Whitecaps have talent but lack cash

Despite being elite women's hockey talent, Minnesota Whitecaps players have to pay to play. They're still going strong in their seventh year.
By
  • Simon Guerra, Daily File Photo
October 12, 2010

The Minnesota Whitecaps are always at a bit of a disadvantage when they play top-tier college teams like the Gophers. After all, Gophers hockey players typically don’t have to drive straight from a nine-to-five job to a 6:00 p.m. game, wondering if they’ll have time to warm up.

Most of the Whitecaps do.

Though they are a professional-quality team with some of the world’s top women’s hockey talent, players do not get paid. In fact, they have to pay to play — $1,000 a year to cover travel and other expenses.

So most players have full-time jobs and use much of their vacation time travelling to games throughout Canada. They also buy their own equipment.

“It’s tough,” Whitecaps goalie Kim Hanlon, a former Gophers player, said. “We work all day and then we have to travel all over the country and in Canada to play.”

Despite that, they skated the Gophers to an entertaining exhibition Friday night, taking a 2-1 lead into the third period but losing 3-2 on a pair of late Gophers goals. Hanlon got no sympathy from her former team, facing a barrage of 40 shots, while Whitecaps goals came from University of Minnesota-Duluth alumni, Allie Thunstrom and Saara Tuominen.

The Whitecaps play in the Western Women’s Hockey League (WWHL), one of two pro-like women’s leagues based in Canada, along with the Canadian Women’s Hockey League (CWHL). Each league contains one American team and four from Canada.

The winner of the WWHL plays the winner of the CWHL for the Clarkson Cup, which the Whitecaps won last year, becoming the first American team to do so.

Nine former Gophers currently play for the Whitecaps, including 2010 Olympic silver medalist Gigi Marvin and Krissy Wendell-Pohl, who ranks second all time in career points for the Gophers.

The Whitecaps are loaded with Division I and USA national team veterans, but unlike in their college years, the players now must make significant financial and life sacrifices to sustain their team and play the game they love at a competitive level.

The Whitecaps do not have a home rink, and so must reach out to Minnesota youth hockey programs that can either afford to buy ice time at rinks suitable for Whitecaps home games or have had that ice time donated to them.

In exchange, the Whitecaps use part of that ice time to put on clinics for the youth players, who receive free tickets to the games and whose hockey associations receive 100 percent of the proceeds from ticket sales. Some programs have raised more than $1,500 in a single night from the arrangement.

“I don’t know of any team, Canadian or American, that does more as far as working with the young players,” head coach Jack Brodt said.

Though beneficial to youth hockey associations, the team’s lack of a home rink makes it difficult to cultivate a loyal home fanbase.

“Because we’ll go from Andover to Rochester to Rosemount to Chaska,” team spokeswoman Kristie Minkoff said, “many people that are up in Chisago Lakes, let’s say, won’t go down to the game [in] Chaska.”

Though several rinks have approached the team about permanent residency, Minkoff said the team’s shoestring budget forces them to keep costs down by staying on the move.”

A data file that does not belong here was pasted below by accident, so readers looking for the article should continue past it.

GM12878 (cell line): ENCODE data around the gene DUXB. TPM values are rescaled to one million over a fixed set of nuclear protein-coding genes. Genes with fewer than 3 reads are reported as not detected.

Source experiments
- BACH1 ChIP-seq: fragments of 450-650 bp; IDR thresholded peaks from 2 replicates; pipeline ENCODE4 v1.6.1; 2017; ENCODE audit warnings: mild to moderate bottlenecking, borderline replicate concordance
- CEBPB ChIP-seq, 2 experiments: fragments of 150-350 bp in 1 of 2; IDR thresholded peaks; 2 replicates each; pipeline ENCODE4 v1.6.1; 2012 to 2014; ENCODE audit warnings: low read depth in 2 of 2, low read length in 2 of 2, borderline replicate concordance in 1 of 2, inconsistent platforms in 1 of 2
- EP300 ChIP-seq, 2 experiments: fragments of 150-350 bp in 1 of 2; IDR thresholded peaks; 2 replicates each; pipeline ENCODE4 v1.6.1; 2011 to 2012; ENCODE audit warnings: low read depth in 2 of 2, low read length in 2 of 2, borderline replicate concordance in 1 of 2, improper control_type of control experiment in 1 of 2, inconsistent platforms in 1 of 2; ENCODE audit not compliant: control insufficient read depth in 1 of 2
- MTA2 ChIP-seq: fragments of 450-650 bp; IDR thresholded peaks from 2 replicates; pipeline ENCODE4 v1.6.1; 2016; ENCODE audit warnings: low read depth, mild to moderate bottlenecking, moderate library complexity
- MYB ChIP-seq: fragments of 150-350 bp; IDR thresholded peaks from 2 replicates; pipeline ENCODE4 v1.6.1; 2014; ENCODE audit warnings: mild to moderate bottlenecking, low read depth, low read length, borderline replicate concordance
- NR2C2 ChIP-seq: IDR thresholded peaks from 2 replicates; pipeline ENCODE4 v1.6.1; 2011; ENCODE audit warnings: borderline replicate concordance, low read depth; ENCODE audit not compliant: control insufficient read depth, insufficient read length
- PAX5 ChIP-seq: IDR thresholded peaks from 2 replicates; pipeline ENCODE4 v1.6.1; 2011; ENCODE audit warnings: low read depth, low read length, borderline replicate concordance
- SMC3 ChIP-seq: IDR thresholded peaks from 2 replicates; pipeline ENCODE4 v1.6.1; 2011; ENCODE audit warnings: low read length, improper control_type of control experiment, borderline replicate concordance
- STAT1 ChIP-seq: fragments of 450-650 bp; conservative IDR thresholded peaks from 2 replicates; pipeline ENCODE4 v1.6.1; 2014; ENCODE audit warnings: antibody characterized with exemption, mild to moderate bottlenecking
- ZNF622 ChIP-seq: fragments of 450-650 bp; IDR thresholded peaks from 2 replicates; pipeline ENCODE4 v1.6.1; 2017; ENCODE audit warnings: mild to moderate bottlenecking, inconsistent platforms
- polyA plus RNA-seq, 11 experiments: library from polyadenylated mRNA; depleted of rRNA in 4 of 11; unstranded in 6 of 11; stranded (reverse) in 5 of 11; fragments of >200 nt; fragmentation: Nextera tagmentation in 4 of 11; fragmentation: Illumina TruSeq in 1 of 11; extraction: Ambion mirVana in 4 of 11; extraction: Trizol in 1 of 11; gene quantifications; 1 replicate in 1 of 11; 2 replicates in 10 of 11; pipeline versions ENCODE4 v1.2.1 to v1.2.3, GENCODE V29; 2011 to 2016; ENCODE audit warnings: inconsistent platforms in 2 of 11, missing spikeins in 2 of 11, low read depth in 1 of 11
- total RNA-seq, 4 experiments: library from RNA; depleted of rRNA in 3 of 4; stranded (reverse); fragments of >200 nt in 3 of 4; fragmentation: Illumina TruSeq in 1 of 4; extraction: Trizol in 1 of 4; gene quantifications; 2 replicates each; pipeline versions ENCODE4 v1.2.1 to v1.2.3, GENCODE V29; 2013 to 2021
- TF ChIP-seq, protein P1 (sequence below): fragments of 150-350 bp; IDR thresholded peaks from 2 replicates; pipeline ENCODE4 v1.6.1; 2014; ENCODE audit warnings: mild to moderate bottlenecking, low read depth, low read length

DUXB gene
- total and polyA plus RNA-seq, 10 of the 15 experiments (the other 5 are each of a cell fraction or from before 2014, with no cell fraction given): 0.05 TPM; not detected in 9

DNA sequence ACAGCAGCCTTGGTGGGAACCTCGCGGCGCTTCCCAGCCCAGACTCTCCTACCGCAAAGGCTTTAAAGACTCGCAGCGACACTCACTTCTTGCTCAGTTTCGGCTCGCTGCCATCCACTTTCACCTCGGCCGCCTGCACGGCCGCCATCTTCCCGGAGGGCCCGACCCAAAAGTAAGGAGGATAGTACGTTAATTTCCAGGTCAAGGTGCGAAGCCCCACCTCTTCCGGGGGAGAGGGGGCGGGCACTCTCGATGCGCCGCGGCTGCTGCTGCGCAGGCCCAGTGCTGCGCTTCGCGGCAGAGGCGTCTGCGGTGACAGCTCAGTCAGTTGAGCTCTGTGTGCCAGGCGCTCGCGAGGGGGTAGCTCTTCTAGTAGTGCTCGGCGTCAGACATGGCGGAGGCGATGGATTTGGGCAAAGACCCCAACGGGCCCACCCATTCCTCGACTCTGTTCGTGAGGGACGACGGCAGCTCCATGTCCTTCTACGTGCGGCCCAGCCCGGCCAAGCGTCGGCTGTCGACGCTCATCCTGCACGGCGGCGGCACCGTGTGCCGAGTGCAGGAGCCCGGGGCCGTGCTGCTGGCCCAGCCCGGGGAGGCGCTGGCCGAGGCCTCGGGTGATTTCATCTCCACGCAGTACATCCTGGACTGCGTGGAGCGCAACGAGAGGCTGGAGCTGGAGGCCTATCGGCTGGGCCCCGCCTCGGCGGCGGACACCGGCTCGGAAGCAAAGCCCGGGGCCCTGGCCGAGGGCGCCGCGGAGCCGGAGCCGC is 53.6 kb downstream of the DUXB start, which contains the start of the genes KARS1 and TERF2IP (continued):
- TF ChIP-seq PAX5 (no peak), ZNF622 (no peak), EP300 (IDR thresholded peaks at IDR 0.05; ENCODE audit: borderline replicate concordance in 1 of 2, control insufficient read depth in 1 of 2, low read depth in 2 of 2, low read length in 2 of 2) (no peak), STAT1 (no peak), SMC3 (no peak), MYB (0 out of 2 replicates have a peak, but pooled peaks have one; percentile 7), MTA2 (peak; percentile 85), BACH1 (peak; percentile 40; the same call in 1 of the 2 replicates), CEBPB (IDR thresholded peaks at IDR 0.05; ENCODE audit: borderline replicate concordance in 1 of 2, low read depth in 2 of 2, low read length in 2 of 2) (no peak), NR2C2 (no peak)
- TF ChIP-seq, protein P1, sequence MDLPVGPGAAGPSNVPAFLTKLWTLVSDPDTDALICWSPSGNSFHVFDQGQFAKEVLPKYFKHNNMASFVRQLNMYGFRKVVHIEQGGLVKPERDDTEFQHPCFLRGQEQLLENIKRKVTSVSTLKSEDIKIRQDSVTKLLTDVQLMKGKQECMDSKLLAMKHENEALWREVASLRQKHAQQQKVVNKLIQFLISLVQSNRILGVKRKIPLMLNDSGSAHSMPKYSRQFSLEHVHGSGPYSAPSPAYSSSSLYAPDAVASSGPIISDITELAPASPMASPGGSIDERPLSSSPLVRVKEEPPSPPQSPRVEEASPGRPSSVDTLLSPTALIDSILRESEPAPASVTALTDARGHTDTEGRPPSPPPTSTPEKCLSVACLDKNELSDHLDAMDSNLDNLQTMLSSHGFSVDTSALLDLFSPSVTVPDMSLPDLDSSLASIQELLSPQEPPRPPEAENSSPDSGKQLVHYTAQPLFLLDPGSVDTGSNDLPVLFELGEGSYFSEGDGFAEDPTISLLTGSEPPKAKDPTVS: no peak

The team’s 2008 budget totaled around $81,000, three-fourths of which went toward travelling costs for the team’s games in Canada. The players’ annual fees help with those costs but don’t cover them, and it’s an unlikely person picking up the slack.

Brodt, the head coach.

“It’s a losing situation as far as [money] is concerned,” he said. “So we’re just hopeful that we can find enough sponsors and enough people to be interested to help us out to continue the program.”

Now in their seventh year, the Whitecaps also rely solely on volunteers to train, treat, market and coach the players. Equipment discounts, a recent sponsorship deal with Degree For Women deodorant and a few free advertising opportunities are about the only other lifelines offered to this fledgling team of some of the world’s best female hockey players.

More Whitecaps players hail from the University of Minnesota than from any other school, making exhibitions against the Gophers at Ridder an especially meaningful experience.

“[Playing at Ridder] was weird, especially being 32 years old,” Winny Brodt-Brown, who helped win the Gophers’ first national championship in 2000 and whose dad coaches the Whitecaps, said. “The last time I played in here was in ’03, so it’s been awhile.”

Hanlon said she and her teammates show Minnesota youth players that, “no matter what level you play at, you can play for as long as you want. You don’t have to go to college to keep playing. You can play anywhere.”

This may prove even more accurate in the near future.

The NHL confirmed in August that it has been in preliminary talks with women’s hockey officials about developing a women’s professional hockey league which would pay players.

“I think it’s a possibility,” Brodt-Brown said of the proposed league. “I mean, when I started playing hockey I was playing boys hockey and I never thought there would be an opportunity to be a Golden Gopher.”

Brodt said that Whitecaps like University of Minnesota-Duluth alumnus Jenny Potter were “pioneers” in women’s hockey at the high school and college levels and that a logical next step would be for them to blaze a trail for women’s hockey at the professional level.

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